Disclosure, before the sharks circle: I like to be amused. I’m generally not amused by art about art, whether it concerns its own making or whether it ruminates on or examines other art. Sean and Carolyn Benjamin’s “Pseudo-Chum” is highly amusing, and/but it’s also about itself and about other art. Once upon my own youth I had a writing teacher who instructed that the one thing you should not write about is writing. Thanks to this Neo-Futurists production, I’m violating this in the extreme: writing about writing about writing. Is there a solution to this dilemma? As a meta fact there is. I just ain’t gonna mention a single of the play’s cultural references.
That’s only about a seven-percent solution, though. Because I gotta tell ya, the play’s about a playwright who’s written a play and the players who only wanna get the play right when it can do right by them. What’s in it for them? A possible trip to the big time, via the very same waters which imperil the characters they’re playing. And just like the characters they play, they turn on each other. Interspersed with the ongoing rehearsals, we also witness The Playwright (Sean Benjamin) fend off The Interviewer (Carolyn Benjamin) who’s out for his blood from the onset. The Playwright has written a likely insincere show about the plight of sharks being culled by government decree in Australian waters. Whether his empathy for the sharks is wholly feigned, his play is certainly completely ridiculous. Painfully, mawkishly, hilariously clichéd and ham-fisted. The rest of the cast (that is, the cast playing the cast playing the castaways: Amy Berkovec, Alison Connelly, Beth Kander and Aaron Lawson) wring every drop of salty humor out of both scenarios, while connecting the dots between their conniving actors and callow shark hunters/insanely dysfunctional family they portray. Meanwhile, the invasive, eerily knowing interview continues to intensify, with The Interviewer seemingly intent on exposing and breaking The Playwright, while constantly revealing her own maniacal propensity to completely unravel. Carolyn Benjamin nearly steals the show with the varied and sudden pathologies she displays. It’s one hell of an interview, as suggested by the color they’re both wearing.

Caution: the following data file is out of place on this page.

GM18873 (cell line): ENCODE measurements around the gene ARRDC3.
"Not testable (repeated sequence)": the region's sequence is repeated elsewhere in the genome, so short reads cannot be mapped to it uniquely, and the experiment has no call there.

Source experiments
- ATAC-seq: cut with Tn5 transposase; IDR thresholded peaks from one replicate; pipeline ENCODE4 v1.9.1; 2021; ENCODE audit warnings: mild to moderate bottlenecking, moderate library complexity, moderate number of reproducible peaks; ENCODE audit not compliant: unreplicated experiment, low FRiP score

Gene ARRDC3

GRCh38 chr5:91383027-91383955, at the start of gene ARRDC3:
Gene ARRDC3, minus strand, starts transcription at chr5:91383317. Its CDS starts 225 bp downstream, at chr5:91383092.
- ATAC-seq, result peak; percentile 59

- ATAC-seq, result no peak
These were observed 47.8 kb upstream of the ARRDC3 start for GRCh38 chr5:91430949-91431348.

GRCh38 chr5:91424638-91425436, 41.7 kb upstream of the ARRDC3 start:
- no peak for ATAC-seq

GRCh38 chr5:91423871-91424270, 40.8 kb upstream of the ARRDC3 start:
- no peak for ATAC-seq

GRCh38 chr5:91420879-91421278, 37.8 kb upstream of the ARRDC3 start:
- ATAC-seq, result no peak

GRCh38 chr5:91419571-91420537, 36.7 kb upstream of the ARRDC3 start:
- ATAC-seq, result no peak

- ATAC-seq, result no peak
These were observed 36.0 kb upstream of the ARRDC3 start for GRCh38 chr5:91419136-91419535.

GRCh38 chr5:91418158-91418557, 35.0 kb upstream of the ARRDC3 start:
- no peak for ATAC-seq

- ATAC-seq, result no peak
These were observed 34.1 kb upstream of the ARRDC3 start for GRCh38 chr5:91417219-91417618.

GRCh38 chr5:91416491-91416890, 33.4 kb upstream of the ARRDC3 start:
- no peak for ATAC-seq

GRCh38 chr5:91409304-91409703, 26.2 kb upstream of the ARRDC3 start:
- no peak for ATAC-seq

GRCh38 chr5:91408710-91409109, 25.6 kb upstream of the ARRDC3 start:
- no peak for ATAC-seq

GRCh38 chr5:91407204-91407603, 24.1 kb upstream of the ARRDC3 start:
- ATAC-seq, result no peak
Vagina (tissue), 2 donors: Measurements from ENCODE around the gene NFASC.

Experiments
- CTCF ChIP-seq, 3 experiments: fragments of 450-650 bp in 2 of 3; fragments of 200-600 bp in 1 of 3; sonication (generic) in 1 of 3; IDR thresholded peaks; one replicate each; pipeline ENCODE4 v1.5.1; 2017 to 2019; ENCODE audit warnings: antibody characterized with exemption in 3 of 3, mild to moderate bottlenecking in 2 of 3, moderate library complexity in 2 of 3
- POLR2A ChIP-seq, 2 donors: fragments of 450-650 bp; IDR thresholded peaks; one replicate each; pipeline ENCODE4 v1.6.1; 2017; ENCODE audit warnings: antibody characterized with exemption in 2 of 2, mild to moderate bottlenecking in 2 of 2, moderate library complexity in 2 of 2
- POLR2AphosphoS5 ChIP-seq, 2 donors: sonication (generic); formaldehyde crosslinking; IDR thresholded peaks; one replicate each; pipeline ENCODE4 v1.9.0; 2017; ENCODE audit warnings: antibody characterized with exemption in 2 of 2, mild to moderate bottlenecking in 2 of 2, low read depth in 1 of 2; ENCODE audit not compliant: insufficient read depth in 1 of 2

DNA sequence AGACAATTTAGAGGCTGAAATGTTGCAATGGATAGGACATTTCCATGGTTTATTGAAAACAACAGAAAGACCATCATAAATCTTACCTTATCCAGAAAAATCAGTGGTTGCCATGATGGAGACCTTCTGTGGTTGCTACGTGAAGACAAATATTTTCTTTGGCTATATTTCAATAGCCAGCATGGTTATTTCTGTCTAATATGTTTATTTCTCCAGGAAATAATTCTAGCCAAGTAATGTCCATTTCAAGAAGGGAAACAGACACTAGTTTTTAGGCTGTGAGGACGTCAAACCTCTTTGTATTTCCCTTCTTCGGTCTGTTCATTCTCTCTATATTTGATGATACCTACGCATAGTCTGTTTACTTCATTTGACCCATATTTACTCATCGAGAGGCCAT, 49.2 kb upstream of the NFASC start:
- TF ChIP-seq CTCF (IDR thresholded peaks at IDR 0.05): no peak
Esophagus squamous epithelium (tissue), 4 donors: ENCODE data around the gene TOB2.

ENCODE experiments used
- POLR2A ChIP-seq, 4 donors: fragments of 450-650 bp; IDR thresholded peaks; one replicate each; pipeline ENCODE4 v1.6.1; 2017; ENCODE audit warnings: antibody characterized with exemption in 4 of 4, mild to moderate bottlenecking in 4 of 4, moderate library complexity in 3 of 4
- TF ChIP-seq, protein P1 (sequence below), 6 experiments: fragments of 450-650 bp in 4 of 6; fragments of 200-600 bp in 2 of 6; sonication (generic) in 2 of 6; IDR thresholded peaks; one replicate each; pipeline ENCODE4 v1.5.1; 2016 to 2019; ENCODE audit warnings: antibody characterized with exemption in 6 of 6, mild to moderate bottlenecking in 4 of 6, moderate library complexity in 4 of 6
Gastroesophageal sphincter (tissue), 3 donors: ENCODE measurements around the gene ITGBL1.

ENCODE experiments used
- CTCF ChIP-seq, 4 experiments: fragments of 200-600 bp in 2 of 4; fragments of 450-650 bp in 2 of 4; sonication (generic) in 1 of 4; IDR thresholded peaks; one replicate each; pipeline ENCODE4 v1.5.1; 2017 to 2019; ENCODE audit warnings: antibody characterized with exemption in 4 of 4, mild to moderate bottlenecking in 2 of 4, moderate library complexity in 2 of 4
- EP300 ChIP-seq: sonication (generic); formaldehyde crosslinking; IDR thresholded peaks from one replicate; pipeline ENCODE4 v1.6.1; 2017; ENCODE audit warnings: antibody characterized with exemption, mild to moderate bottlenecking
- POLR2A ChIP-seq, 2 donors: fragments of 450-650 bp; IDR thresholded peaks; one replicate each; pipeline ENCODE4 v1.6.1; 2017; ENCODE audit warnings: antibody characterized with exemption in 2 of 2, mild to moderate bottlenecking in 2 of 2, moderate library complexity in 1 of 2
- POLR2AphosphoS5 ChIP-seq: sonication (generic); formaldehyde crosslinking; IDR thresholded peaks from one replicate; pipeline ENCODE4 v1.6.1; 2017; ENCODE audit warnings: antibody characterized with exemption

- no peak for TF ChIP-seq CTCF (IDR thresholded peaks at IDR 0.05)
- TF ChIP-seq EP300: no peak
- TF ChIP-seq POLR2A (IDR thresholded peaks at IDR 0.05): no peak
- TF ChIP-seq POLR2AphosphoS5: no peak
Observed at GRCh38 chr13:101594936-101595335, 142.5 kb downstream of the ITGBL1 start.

The Benjamins have crafted smart dialogue that garners much well-deserved laughter. The arrogance and pretension of their own characters often reaches delightful banality, and the decrepit souls in the cast are more inexcusably, laughably selfish than the adrift family they represent. They can’t blame their behavior on being stranded at sea. They’re merely stuck in a bad play by a writer they recognize as a hack but repeatedly flatter for their own benefit. Impressively, during a couple of the most melodramatic moments of the show-within-a-show, this production veers into some actually dark waters. There are earlier hints that this could happen, but then the sheer daftness of the play-within-a-play asserts itself and we’re laughing again. Then, perhaps twice, the cast navigates the wreck they’re on off to someplace serious.
Metaphors and tangents abound, perhaps sometimes excessively. The wordplay, however, is nearly always on. The central conceit offered by The Playwright is that we’re each of us sometimes chum and sometimes shark. Yet the assembled characters most often seem as heartless as sharks but really no brighter than minnows, engaged in a funny feeding frenzy on bloody awful human nature. (Raymond Rehayem)
The Neo-Futurarium, 5153 North Ashland, (773)878-4557, neofuturists.org. $20. Through November 29.